Loop Detector Sampling Frequency Errors Affecting Length Based Classifications
Keywords:loop detector frequency errors
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Publisher:The Ohio State University
Series/Report no.:The Ohio State University. Department of Civil and Environmental Engineering and Geodetic Science Undergraduate Research Theses; 2012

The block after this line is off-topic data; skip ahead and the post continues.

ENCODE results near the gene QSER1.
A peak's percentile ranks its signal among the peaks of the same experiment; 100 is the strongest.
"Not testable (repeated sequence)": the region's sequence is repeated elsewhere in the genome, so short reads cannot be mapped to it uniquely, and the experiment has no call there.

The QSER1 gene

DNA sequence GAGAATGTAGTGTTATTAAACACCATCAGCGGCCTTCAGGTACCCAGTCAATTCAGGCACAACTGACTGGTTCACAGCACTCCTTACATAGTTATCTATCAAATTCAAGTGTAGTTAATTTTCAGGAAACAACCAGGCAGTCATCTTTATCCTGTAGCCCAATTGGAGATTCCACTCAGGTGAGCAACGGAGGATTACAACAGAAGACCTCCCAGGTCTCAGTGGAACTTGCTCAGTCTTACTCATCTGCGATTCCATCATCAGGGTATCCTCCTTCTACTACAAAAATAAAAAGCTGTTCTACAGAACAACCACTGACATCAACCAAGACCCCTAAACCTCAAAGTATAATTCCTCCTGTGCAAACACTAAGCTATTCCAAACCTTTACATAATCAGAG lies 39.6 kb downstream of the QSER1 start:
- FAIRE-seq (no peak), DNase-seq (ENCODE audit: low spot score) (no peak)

The classification of vehicles has multiple purposes, including, but not limited to, roadway planning, quantifying environmental impacts, and determining roadway deterioration. Length based classifications from loop detectors is a common way to classify the vehicles, where a loop detector is effectively a metal detector embedded in the pavement that can measure when a vehicle is over the loop. Loop detectors can operate from 60 Hz to over 1000 Hz. As this work demonstrates, when a loop detector is operating at a lower frequency, the sampling resolution can lead to large errors due to the large, discrete steps between observable measurements. This problem has been elusive since large quantities of ground truth speeds and lengths for vehicles are prohibitively difficult to collect. To bypass this problem a simulation model is developed to calculate the length measurement errors arising from a given detector's sampling period. The derivation of the sampling error can explain some of the length errors seen in vehicle classification. Finally, to empirically validate the model, this work uses a low sampling frequency LIDAR sensor (40 Hz) that is deployed concurrent with a conventional loop detector based classification station (300 Hz). The 40 Hz data are evaluated in the context of the 300 Hz data, since the relative impact of the sampling errors should be very small in the latter case. However, an additional complication arose because the spacing between detectors differs and introduces a secondary source of errors. As such, the LIDAR data analysis was inconclusive.
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